When it comes to diet choices, remember this

. 2 min read

I've been talking a lot about the ketogenic diet this week, in the videos especially. I'm not doing it to convert you into a keto diet - I'm talking about it because I think what you eat, whatever your chosen diet is, affects significantly who you are on a psychological level. First and foremost, if you can follow a certain dietary lifestyle without fail, it can build your discipline and self-respect as well as form a foundational stone to your identity. Secondly, by paying attention to the quality of what you put in your mouth, you signal your subconscious how highly you think about yourself. And if you're a proud vegan for animal rights or environmental reasons, it gives a clear message about your convictions and principles.

So it doesn't matter what kind of diet you follow - you can be an omnivore, a vegan, a vegetarian, you can go paleo or keto, eat only eggs or fruits, anything - as long as you remember one crucial thing:

No one, not your family members or friends or enemies or an authoritative figure or society or convention or tradition or science or studies, can dictate how and what you eat.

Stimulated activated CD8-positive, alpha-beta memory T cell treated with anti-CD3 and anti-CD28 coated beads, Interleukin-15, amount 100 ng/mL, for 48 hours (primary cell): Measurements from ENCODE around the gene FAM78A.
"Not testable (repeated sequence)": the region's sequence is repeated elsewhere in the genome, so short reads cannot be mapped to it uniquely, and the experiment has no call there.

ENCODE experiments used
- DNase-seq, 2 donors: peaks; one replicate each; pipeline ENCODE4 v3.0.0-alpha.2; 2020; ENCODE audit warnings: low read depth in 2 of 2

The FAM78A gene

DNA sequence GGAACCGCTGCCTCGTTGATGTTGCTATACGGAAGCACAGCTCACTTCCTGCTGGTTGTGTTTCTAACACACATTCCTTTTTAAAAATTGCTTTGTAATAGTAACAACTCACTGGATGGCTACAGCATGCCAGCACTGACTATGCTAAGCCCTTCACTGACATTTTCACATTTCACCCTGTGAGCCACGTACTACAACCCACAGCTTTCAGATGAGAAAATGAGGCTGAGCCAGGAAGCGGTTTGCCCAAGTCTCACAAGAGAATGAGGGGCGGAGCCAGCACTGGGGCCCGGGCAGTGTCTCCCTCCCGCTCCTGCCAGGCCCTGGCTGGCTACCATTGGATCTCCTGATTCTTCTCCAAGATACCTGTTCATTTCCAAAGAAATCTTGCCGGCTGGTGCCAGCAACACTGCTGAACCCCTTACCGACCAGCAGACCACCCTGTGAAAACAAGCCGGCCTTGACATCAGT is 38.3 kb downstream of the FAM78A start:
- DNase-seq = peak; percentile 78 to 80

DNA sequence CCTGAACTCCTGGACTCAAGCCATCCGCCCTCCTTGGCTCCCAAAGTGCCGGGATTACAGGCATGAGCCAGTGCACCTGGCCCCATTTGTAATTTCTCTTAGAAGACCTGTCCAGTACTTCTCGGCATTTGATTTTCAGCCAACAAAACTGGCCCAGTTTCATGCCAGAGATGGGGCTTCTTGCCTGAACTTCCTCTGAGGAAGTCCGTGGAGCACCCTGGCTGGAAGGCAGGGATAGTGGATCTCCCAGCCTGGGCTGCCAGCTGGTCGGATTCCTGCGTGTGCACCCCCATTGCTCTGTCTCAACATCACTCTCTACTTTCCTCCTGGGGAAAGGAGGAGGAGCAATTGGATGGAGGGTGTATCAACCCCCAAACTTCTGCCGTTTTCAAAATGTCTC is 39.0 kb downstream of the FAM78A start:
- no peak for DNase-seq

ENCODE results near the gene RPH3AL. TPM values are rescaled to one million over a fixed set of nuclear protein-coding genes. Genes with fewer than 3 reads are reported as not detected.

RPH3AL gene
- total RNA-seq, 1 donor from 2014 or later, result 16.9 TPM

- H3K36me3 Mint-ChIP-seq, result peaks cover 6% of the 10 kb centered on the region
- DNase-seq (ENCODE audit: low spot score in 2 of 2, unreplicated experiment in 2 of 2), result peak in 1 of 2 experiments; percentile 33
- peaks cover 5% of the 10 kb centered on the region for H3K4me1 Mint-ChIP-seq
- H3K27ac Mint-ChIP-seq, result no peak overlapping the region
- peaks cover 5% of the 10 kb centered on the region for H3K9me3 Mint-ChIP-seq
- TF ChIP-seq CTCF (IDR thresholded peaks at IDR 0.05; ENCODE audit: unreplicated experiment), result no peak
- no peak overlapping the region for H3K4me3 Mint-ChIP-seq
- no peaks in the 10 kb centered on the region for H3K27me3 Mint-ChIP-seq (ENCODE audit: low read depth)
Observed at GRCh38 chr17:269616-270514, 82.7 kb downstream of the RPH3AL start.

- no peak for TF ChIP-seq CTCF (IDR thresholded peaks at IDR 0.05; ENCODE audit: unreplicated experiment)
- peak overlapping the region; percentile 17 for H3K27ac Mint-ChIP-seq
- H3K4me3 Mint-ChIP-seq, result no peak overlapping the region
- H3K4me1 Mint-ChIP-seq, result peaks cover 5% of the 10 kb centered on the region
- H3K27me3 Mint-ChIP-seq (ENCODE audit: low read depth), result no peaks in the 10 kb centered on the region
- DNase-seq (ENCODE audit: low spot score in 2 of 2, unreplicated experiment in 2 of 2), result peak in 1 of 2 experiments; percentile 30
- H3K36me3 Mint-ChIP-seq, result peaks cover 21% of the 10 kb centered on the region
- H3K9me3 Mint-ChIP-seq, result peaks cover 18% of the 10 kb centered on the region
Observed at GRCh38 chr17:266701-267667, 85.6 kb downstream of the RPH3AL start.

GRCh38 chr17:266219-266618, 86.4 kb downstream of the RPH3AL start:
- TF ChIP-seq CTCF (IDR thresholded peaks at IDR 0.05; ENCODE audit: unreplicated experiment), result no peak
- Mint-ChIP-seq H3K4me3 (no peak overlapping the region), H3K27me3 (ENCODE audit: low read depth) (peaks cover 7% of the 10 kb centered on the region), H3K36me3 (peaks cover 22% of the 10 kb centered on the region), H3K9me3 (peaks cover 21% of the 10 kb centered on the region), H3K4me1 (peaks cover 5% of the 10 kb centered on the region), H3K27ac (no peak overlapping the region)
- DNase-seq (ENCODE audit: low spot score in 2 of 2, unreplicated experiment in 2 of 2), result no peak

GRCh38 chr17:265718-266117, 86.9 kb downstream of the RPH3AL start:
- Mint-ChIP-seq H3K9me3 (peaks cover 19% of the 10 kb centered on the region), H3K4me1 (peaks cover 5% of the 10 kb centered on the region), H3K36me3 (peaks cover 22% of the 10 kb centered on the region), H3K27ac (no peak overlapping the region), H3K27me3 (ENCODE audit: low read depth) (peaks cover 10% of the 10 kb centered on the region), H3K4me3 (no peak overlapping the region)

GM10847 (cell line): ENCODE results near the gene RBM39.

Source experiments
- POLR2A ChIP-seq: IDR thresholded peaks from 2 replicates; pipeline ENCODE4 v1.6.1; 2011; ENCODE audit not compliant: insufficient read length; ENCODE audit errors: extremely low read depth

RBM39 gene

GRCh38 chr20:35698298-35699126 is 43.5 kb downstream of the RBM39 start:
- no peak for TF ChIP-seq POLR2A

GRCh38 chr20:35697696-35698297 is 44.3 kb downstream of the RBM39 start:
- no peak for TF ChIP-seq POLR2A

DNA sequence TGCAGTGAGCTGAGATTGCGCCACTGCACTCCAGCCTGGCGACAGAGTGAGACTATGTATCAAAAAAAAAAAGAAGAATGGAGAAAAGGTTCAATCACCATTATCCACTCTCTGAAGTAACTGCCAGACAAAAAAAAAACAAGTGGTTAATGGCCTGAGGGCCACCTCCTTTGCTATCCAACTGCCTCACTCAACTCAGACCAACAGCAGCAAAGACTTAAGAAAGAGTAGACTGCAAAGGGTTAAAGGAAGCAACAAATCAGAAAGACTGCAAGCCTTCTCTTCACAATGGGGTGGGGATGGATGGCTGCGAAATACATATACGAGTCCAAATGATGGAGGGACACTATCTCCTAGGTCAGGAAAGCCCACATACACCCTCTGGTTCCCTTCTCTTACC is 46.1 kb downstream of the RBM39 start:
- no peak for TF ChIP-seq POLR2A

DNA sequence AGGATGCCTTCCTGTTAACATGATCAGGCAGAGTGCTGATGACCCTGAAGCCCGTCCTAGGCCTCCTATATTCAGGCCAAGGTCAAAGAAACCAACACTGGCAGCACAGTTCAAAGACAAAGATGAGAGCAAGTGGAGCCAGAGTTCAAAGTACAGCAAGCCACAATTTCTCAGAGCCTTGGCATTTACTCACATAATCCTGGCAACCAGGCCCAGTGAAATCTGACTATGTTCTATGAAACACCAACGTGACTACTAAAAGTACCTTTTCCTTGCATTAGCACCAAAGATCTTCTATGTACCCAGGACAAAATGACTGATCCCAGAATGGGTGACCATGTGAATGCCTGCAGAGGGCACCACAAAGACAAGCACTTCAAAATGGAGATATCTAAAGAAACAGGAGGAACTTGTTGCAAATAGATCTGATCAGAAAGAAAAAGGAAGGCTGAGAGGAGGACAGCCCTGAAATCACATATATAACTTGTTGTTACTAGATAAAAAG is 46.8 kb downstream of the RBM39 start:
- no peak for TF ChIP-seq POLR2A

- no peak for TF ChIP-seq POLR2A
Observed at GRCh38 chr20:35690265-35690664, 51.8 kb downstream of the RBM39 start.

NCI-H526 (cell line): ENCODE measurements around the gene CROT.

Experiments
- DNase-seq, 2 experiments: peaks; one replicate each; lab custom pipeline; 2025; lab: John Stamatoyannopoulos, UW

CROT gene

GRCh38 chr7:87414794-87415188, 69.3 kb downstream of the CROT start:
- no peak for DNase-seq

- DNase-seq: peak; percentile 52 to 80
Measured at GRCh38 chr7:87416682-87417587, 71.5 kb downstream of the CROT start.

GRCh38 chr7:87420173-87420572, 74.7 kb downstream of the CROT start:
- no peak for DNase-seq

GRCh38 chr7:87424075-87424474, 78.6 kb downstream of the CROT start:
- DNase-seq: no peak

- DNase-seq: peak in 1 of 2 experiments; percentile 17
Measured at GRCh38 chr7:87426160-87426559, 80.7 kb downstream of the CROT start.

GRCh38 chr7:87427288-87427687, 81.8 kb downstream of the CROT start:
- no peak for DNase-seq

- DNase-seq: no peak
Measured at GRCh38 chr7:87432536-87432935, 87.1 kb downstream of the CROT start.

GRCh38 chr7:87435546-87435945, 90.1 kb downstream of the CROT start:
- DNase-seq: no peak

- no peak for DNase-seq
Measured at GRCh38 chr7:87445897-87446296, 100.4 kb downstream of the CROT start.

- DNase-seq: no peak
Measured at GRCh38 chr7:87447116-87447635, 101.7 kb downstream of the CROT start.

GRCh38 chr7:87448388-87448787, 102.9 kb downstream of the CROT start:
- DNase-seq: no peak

You have the liberty to choose for yourself. You're allowed to skip breakfast. You're allowed to drink a jug of water for dinner. You're allowed to neglect taking vitamins. No one can come and arrest you if you eat nothing but butter, or cut all fat from your diet, or eat omega-3 supplement capsules for breakfast and Starbucks Seattle Lattes for dinner.

The choice is yours and yours alone - because it's your body, and you know your body better than anyone else does or ever could - and because you alone face the consequences of your eating habits, both in the good and in the bad.

I know a person who seems to consider themselves the expert of optimal eating - someone who trusts scientific studies in everything. If you tell them how you eat or sleep or exercise, they will criticize you for something you do, be it too little sleep, too much sleep, too little exercise, too much exercise, too little fats, too much fat, et cetera. Only if you do things exactly as they do, even if it felt bad in your individual body, do they approve. (And even then they might criticize.)

So if you go vegan and make the mistake of telling a carnivore about it and face the question, "how do you get enough protein?", you can tell them, or you can bluntly retort you don't get enough protein, or you can leave the question unanswered.

Because it's your body, and your choice. Not theirs.